Here's How Many Lives Could Be Saved by Lifting the Gay Blood Donor Ban
Nearly 2 million lives.
According to a new report from the Williams Institute, a think tank at the UCLA Law School "dedicated to conducting rigorous, independent research on sexual orientation and gender identity law and public policy," lifting the ban on men who've had sex with men (MSM) from donating blood could save million of lives every year.
Since 1977, the FDA has banned all men who have ever had sex with another man from donating blood. But in recent years, countries like the U.K. and Canada have lifted similar bans, recognizing the inherent and unfounded homophobic stereotypes of these laws. And based on the new research findings, it's time for the U.S. to do the same.
The numbers: The researchers considered a number of possible policy change scenarios to determine roughly how many more men would be eligible to donate given less out-of-date restrictions.
If the ban was changed to the "past five years," the report estimated that 172,000 additional men would donate an additional 293,400 pints of blood.
If it was changed to the "past 12 months," those numbers change to 185,800 additional men who are likely to donate 317,000 additional pints of blood each year.
And if the ban was entirely removed, 360,600 men would likely donate 615,300 additional pints of blood each year.
Image Credit: The Williams Institute
This would be major: For one thing, these changes would be a great help to America's constantly in-need blood donor supply. The study's authors wrote that lifting the ban on MSM donors could increase the total annual blood supply by 2-4% (which would be a serious boon to a potentially flailing American Red Cross). Based on Red Cross figures and the authors' estimate, this would translate into saving more than 1.8 million lives a year. Nearly two million people saved, just by simply removing an outdated and unfair restriction.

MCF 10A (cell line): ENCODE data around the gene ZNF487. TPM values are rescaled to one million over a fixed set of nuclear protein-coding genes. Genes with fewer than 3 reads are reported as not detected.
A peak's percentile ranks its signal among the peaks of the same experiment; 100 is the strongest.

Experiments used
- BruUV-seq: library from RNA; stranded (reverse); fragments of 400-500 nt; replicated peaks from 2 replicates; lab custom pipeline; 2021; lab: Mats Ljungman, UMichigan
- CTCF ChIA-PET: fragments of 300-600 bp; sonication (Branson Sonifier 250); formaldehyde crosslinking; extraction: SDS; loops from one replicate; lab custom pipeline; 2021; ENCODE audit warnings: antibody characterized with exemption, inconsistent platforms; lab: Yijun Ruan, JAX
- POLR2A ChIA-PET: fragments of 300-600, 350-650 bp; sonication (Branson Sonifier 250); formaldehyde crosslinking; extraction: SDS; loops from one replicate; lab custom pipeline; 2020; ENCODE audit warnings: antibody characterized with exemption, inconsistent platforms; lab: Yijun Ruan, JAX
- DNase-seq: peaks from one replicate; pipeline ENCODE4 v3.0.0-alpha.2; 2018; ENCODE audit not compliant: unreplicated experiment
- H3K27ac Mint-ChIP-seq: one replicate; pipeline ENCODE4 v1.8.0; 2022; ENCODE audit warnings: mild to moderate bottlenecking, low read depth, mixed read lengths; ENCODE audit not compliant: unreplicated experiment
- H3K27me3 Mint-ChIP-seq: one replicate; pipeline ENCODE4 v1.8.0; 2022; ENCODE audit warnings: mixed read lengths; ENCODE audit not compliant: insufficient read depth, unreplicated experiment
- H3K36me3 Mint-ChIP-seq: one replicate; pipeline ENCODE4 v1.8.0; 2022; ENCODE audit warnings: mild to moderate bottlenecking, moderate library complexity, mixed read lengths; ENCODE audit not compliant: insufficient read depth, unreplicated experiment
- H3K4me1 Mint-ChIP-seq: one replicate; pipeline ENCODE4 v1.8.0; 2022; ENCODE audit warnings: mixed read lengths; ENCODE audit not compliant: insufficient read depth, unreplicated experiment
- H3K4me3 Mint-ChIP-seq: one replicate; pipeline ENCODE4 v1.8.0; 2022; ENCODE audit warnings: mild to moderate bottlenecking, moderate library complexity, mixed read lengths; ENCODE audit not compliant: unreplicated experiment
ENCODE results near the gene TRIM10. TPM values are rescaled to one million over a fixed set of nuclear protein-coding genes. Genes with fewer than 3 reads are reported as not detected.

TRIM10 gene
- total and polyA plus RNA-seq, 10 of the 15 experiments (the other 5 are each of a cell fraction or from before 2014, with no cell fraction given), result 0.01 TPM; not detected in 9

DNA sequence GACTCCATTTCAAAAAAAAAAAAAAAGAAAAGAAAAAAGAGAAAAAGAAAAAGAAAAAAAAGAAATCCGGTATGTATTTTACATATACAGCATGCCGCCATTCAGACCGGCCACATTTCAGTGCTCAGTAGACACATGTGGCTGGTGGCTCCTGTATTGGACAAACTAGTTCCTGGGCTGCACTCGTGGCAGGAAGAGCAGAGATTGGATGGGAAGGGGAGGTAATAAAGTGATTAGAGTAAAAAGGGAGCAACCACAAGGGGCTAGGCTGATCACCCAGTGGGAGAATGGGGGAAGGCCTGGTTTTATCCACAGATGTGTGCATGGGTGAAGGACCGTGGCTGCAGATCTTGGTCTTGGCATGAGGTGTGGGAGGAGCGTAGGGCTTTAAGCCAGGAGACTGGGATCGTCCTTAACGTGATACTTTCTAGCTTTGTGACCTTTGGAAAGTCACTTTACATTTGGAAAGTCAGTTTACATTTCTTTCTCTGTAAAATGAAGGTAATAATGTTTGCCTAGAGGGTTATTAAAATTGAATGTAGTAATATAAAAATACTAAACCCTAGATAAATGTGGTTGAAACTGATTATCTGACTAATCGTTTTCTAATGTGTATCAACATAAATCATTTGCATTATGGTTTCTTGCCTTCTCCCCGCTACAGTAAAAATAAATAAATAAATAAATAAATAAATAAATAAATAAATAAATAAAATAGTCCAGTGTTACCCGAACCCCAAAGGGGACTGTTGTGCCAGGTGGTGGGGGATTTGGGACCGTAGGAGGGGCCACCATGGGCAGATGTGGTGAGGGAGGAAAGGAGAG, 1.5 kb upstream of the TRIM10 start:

But on top of that, removing this restriction would be a major step in the right direction for the FDA to recognize the basic human rights and decency of gay men. As Mic's Derrick Clifton writes:
Essentially, this is an issue that should have been settled a long time ago. Sex between two men is a normal, healthy human behavior if practiced with personal health and safety in mind — just as any other sexual encounter. It's unfortunate that despite all the progress America has made in terms of LGBT rights this decade, the FDA and the HHS refuse to let go of a 30-year-old stigma.
While there may have been a time in FDA history when such a ban was viewed favorably (likely during the rise of the then-poorly understood HIV epidemic), the science is clear: Not all gay men have "dirty" blood. It's time to lift this ban and save millions of lives. It's just the right thing to do.
h/t Pink News